The Great WillPower Hoax

“Where there’s a Will there’s a Way.”

Another article reload, this one was originally written about 3 years ago for an old blog during an insomnia fuelled  writing session which resulted in three posts, each of which got increasingly more incoherent than the previous, luckily this one was written while I was still hopefully making sense and so I gave it a little freshen up and have reposted it for you all to enjoy.

When it comes to getting in shape everybody is always banging on about willpower, something I hear a lot is “but I just don’t have your willpower.” As soon as I hear that I’m instantly driven to explain in detail that “NO, Neither do I.” you see that’s all a big con, willpower is a very finite resource it’s kinda like a muscle which can become fatigued and then stop performing optimally, and most of us do not have anywhere near enough of it to rely on when things get difficult.

Willpower, you see, is reserved for the important tasks like stopping us from killing our fellow commuters on busy trains or having a hissy fit when there’s a queue in Starbucks and such (I used to do the latter regularly), I remember reading that Albert Einstein avoided “decision fatigue” by wearing  identical clothes daily, the same underwear, shoes and ties each day to take away any possible choices, the thought behind it being that by taking away some decisions (thus not exercising his willpower muscles) would allow him to have more of this resource available to make better decisions later on, you know like coming up with his theory of relativity and all that jazz, now whether its true or not that he did this I don’t know but I like the way it sounds.

So if willpower is not the factor then why do some people find it easier than others to achieve? Success leaves clues folks and all you really need to do is look for the patterns, what you will come to realise is that success in body composition improvement or any game for that matter is all about habits, build the right habits get your just desserts and be able to maintain or continue to improve, stick with relying on willpower alone and you’ll be back where you started in no time at all (or more likely worse off).

So how do you go about doing this? The answer is not going to be popular because these days everyone is all about quick fixes and magic bullets, but if you do it my way you will not only get long lasting and consistent results, but on top of that people looking on from the outside will believe you are using one of the above mentioned magic bullets because, while you will change habits slowly, the resulting physiological responses can still happen noticeably quickly. There are rules to this game so grab a coffee and get ready to have your world rocked.

Rule 1. Unless you have someone coaching you through the process you should only make 1-2 changes at a time, this one is absolutely set in stone, If I were for instance to ask you to completely change your entire dietary regime on day 1 without helping you to adjust to the new process guess what happens, yup despite all of your protestations that you can handle anything you will become completely overwhelmed within about 3 days and I’ll get a panicky phone call from you screeching about the fact that you don’t know what to eat!!!!! Change one thing and it’s easy change 10 and you are now juggling with altogether too many balls.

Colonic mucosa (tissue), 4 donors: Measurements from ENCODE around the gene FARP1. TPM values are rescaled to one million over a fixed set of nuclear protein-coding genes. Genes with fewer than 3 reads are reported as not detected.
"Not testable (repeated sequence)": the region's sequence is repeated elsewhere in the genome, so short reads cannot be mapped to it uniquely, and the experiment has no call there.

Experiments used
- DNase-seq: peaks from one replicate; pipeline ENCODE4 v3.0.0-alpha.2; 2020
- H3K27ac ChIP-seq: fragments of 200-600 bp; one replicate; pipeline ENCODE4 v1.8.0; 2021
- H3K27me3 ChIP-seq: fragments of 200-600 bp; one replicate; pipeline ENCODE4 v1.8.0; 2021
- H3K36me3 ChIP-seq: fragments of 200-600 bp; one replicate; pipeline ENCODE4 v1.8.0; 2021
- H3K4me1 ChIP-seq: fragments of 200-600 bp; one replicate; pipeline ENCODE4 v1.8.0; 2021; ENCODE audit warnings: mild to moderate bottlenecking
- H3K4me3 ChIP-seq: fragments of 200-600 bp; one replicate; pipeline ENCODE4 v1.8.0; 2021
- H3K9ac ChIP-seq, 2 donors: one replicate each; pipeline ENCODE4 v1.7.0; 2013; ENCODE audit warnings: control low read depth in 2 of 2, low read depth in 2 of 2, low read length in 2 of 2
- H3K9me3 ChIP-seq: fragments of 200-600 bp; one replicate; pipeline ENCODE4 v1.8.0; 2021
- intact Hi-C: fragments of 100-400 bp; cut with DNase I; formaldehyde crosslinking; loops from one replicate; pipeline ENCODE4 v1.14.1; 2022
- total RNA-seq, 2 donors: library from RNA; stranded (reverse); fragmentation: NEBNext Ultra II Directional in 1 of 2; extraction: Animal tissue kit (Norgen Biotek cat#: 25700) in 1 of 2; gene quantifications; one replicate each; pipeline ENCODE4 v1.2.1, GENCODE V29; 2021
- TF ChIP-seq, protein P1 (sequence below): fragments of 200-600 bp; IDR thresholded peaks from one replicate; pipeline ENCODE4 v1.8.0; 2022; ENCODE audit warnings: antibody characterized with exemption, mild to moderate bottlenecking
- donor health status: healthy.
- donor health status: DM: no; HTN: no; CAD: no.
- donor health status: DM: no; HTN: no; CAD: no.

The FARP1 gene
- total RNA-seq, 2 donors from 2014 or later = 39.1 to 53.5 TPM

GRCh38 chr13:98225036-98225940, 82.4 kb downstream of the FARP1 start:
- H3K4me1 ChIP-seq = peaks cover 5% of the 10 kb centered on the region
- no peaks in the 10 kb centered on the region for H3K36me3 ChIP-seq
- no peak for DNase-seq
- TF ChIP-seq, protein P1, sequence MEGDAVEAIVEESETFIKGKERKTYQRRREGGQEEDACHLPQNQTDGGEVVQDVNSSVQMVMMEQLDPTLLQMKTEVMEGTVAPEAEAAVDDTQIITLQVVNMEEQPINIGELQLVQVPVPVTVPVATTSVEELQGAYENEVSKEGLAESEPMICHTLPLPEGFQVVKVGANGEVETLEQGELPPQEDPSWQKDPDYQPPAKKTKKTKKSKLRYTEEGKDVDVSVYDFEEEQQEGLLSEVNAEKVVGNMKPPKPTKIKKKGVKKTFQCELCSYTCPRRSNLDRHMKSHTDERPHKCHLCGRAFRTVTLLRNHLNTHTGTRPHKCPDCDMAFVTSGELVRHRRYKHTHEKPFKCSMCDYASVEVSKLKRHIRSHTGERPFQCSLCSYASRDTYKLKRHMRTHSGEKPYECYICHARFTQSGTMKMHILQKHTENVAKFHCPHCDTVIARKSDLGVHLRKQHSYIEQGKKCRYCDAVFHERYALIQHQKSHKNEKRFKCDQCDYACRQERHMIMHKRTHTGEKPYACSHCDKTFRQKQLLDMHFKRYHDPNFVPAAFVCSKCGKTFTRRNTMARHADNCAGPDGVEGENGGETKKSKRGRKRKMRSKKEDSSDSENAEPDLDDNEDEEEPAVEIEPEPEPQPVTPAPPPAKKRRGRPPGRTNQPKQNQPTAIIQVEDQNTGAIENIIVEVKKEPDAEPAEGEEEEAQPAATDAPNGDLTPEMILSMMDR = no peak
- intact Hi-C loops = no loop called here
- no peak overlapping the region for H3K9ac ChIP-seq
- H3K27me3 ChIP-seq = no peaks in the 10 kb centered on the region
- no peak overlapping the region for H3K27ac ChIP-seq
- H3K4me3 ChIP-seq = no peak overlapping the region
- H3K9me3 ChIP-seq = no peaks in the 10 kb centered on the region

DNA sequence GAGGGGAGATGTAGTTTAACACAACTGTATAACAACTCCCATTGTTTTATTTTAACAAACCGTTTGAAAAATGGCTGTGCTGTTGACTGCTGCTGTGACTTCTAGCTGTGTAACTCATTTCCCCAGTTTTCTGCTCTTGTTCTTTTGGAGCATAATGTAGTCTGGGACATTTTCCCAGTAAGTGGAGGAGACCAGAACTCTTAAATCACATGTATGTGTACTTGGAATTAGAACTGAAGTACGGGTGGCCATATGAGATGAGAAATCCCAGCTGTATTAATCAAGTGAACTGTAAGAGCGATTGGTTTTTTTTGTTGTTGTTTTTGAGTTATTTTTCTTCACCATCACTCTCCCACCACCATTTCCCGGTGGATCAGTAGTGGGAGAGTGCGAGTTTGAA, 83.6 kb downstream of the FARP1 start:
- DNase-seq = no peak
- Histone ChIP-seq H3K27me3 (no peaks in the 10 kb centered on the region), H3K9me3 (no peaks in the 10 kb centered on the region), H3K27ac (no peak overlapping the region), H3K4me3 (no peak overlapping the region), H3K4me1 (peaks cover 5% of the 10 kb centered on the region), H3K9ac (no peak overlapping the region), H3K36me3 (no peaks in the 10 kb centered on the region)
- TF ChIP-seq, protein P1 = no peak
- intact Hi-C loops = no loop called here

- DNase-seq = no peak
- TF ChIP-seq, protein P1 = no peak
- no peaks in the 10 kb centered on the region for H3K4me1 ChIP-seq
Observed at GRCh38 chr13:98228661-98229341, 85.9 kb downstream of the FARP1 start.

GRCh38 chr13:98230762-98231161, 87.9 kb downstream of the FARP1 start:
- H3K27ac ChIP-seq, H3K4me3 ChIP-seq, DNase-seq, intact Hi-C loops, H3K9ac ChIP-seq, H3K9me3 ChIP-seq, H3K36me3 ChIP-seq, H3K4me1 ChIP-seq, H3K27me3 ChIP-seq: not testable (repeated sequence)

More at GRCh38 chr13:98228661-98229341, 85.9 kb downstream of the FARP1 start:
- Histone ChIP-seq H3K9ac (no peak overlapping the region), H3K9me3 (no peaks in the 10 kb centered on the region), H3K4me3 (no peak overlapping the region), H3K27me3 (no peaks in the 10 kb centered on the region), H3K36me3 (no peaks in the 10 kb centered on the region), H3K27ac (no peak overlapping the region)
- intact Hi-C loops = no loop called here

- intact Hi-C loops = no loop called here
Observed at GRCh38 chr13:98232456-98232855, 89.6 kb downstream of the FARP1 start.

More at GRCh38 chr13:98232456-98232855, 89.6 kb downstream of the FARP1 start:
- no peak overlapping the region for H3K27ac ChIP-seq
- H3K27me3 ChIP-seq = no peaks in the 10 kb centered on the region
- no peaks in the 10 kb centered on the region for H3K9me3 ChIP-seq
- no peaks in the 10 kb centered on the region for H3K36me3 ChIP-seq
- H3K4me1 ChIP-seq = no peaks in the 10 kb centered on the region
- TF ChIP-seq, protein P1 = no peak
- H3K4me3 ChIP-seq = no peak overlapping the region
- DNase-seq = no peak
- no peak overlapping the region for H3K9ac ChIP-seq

Rule 2. You have to consistently demonstrate mastery of a change before a new one can be introduced, this can be quite a quick process with some but for others may take weeks or even months, once we’ve learned a habit it’s very difficult to break, if you are not in the habit of preparing your meals in advance then you’ll be more likely to default to the path of least resistance when making food choices, remember willpower will only carry you so far, usually to the supermarket where you’ll be making food choices whilst already hungry, this might be ok for a day or two but eventually you are going to crack and where that willpower was you’ll instead find an overwhelming desire to eat the entire bakery section………..Almond Croissants anyone?

Rule 3. You can always take a step back, if you have moved too quickly you can always regress to the previous step and dial it back until you have regained your consistency before progressing once again, No Blame No Shame, no one should be telling you off for being naughty, everyone loses the path now and then and if you have access to a coach/trainer, a lot of the time it can be an opportunity for them to show you why it happened, which in theory should help you prevent it in the future.

Rule 4. Have a plan, don’t just start changing things willy nilly it’s a hell of a lot easier if you have a process to follow, you wouldn’t try to walk before crawling and you most certainly wouldn’t try to fly a rocket ship before learning to drive a car and that analogy applies just as well to nutrition and training, going all out with a sexy Macro Split or trying Carb Cycling on day one of trying to get in shape is not really necessary, most of the time just improving your food choices is enough to elicit change and this has the added benefit of allowing you to still have the option of using more of the sexy stuff later on when the basics have slowed down or stopped working.

So those are a few of my own personal rules for change folks, they are not all encompassing or limiting as everyone is different but they are pretty reliable when it comes to getting anything achieved. If you have any questions or want to discuss drop me a line.

 

 

JP

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